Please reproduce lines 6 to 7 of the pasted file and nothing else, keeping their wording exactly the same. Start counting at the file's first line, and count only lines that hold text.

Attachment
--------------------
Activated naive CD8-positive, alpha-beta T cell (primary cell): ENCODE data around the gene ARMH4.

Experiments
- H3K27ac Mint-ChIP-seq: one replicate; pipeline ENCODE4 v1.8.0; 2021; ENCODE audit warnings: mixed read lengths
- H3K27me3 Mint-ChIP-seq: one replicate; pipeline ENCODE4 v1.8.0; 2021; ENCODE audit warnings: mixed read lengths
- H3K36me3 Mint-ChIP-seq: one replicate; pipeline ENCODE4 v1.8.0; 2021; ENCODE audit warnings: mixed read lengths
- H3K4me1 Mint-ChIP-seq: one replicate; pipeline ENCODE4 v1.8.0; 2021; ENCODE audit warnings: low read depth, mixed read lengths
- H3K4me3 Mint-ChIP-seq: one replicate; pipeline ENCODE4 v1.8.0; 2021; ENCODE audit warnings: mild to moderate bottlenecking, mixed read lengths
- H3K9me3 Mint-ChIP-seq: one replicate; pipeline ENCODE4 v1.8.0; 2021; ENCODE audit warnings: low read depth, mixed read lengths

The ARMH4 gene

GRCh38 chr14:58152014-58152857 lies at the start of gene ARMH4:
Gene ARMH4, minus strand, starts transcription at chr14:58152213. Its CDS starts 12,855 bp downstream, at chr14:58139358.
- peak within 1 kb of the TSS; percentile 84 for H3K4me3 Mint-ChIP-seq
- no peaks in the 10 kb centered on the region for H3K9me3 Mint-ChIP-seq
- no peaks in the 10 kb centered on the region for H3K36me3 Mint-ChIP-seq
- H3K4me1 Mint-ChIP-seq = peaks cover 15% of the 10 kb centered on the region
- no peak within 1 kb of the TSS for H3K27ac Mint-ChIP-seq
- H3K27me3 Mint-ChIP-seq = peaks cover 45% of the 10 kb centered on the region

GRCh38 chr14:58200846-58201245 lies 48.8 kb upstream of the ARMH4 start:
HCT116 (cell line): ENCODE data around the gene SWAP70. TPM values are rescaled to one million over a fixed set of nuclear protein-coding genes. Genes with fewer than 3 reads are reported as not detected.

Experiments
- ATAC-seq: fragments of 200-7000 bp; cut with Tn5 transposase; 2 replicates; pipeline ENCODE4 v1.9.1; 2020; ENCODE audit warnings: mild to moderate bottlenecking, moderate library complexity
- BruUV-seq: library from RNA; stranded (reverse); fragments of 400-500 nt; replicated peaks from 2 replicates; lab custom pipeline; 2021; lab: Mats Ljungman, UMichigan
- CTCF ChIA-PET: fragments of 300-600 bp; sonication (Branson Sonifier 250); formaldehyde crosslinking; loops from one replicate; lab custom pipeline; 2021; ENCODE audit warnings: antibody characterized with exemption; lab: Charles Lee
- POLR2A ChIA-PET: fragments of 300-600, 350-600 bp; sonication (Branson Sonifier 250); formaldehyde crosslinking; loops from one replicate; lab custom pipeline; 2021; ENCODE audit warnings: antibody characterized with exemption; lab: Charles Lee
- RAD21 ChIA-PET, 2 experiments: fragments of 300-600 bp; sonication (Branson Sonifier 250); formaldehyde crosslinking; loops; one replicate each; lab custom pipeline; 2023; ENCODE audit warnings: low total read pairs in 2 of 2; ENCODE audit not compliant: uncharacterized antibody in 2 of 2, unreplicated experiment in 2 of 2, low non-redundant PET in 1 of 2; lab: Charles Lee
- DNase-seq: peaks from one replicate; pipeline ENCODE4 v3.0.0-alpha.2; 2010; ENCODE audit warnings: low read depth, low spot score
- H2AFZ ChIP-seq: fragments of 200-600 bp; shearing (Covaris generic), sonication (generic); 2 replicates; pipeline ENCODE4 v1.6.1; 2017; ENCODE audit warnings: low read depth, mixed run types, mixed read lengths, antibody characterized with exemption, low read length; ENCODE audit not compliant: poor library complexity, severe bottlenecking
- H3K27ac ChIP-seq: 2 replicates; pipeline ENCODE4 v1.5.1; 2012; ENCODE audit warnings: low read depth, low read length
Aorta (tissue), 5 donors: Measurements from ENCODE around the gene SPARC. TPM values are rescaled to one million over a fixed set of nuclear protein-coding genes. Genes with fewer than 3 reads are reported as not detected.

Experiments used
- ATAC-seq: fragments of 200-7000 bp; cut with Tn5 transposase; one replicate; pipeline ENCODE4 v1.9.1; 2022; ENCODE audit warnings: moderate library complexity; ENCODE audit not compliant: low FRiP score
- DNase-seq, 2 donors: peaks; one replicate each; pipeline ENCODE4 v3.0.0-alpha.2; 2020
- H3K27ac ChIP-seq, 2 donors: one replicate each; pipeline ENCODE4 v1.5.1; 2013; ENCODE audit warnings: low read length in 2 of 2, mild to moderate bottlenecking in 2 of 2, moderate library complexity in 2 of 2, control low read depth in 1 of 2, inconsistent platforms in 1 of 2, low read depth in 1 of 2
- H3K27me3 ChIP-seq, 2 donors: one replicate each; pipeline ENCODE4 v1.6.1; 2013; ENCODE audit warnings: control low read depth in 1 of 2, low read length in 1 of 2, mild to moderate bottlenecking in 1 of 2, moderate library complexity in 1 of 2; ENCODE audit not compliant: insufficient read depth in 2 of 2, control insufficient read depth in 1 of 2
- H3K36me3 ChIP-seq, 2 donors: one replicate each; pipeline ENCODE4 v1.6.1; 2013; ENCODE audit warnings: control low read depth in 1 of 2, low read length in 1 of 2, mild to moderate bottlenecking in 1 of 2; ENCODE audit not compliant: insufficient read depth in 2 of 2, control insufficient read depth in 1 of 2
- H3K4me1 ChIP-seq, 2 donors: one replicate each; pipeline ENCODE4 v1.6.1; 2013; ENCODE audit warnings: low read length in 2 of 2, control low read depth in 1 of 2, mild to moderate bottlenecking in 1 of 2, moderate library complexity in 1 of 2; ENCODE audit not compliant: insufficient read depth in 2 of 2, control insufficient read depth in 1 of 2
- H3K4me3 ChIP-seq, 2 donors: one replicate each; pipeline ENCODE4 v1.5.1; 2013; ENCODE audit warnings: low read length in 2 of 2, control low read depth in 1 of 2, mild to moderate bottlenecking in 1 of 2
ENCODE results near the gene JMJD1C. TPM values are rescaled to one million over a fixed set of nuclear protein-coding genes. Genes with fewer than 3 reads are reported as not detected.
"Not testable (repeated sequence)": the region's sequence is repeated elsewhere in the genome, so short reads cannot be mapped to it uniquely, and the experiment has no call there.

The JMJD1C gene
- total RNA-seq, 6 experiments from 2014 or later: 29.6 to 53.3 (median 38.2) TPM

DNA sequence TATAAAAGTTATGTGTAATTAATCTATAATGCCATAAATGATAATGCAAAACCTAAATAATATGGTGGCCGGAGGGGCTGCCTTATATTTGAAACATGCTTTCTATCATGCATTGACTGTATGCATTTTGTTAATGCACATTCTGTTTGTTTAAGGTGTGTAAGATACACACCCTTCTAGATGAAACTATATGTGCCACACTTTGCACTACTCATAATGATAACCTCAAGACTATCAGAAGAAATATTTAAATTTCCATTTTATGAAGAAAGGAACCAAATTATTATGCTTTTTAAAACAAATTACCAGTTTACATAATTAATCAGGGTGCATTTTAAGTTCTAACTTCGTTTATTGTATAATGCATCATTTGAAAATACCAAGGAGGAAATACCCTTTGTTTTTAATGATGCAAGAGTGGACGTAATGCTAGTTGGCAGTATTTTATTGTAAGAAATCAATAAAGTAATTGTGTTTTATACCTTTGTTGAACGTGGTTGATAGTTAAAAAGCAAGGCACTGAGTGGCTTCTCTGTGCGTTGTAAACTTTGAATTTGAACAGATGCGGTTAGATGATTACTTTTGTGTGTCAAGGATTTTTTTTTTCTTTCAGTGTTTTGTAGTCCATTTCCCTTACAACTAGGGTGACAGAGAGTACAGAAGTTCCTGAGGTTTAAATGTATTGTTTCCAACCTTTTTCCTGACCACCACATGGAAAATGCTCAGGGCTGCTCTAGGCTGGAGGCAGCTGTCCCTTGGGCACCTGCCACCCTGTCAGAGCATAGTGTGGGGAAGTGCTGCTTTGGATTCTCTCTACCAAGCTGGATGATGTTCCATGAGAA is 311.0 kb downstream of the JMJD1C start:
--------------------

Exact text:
- H3K4me1 Mint-ChIP-seq: one replicate; pipeline ENCODE4 v1.8.0; 2021; ENCODE audit warnings: low read depth, mixed read lengths
- H3K4me3 Mint-ChIP-seq: one replicate; pipeline ENCODE4 v1.8.0; 2021; ENCODE audit warnings: mild to moderate bottlenecking, mixed read lengths